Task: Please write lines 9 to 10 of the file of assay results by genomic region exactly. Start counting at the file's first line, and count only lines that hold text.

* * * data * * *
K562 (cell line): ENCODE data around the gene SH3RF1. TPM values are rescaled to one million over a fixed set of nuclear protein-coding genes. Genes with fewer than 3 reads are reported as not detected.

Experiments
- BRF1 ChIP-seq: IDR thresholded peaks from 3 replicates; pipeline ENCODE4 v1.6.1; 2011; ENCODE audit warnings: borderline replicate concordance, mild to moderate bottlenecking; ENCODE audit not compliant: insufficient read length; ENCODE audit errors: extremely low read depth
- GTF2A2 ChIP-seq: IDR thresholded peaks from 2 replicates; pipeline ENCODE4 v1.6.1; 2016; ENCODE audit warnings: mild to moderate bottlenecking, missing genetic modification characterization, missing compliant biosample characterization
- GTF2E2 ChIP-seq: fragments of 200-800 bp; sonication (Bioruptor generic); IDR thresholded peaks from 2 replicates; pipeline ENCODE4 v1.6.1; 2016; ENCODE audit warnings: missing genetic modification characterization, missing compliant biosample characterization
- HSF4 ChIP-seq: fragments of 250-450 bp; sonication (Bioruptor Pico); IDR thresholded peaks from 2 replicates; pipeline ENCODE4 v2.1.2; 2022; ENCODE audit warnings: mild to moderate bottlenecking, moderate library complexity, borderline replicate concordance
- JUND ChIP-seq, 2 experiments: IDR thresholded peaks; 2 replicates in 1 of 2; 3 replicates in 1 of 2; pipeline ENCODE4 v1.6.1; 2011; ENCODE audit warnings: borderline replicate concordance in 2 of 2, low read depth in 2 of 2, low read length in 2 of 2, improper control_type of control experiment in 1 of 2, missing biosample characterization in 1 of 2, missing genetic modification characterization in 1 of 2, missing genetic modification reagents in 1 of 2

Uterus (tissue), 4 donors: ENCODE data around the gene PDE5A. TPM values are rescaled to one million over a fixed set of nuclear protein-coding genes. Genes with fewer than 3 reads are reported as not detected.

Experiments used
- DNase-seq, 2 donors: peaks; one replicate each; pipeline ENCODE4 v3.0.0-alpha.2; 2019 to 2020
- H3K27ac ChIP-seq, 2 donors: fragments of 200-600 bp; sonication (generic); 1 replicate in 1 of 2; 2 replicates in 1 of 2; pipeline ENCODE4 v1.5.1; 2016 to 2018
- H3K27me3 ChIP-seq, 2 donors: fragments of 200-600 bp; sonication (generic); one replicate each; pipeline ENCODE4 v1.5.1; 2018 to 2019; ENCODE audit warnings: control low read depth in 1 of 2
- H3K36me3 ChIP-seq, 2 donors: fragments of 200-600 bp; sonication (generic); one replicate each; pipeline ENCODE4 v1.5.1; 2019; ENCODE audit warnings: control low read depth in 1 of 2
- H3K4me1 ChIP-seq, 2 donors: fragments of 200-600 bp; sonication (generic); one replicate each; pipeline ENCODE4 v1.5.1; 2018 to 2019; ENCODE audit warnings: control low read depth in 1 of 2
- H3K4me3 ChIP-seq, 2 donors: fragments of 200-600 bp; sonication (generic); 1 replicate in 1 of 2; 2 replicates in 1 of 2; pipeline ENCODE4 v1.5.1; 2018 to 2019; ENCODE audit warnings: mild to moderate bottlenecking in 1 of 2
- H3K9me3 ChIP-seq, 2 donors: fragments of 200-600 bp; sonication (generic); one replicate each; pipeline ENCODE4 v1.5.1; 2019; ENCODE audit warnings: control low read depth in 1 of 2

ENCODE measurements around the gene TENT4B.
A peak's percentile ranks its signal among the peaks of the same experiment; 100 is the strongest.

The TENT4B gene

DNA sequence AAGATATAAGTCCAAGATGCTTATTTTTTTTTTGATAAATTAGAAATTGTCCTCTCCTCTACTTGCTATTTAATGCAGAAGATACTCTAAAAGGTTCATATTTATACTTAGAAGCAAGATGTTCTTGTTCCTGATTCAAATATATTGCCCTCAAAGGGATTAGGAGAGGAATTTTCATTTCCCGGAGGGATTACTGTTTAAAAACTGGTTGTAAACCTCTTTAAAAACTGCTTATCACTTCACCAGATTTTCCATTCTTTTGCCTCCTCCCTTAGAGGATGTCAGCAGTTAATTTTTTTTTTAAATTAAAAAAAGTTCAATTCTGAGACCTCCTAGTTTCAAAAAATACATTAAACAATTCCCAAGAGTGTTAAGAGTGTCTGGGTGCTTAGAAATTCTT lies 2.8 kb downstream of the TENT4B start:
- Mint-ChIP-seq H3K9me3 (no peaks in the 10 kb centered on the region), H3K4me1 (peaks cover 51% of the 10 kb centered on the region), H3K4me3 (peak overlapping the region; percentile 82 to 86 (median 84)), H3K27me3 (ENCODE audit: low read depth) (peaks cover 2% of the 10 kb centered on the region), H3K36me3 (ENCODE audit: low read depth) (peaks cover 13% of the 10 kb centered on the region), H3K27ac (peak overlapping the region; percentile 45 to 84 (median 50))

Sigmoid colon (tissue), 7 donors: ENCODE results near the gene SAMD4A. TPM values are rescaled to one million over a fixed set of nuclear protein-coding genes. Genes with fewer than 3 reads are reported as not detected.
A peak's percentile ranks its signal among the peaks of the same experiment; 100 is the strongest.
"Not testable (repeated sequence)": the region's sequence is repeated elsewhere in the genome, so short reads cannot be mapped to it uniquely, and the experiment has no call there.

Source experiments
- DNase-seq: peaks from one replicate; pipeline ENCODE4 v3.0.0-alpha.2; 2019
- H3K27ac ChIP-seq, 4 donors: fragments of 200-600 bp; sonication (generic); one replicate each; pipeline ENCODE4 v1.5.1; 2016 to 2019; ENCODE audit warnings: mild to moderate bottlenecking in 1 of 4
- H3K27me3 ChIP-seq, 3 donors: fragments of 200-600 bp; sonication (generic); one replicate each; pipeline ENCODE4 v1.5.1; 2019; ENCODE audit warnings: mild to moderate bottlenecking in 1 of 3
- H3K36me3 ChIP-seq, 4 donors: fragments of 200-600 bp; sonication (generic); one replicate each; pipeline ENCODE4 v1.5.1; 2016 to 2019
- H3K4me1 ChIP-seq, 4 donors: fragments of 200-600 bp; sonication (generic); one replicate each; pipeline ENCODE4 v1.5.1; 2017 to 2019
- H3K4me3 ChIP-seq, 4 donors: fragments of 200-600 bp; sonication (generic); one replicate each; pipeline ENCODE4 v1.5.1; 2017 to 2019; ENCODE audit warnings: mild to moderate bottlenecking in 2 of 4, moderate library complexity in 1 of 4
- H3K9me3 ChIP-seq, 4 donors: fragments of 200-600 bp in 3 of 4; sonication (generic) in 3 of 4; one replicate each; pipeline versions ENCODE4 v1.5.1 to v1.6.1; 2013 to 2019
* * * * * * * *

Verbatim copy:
Experiments used
- DNase-seq, 2 donors: peaks; one replicate each; pipeline ENCODE4 v3.0.0-alpha.2; 2019 to 2020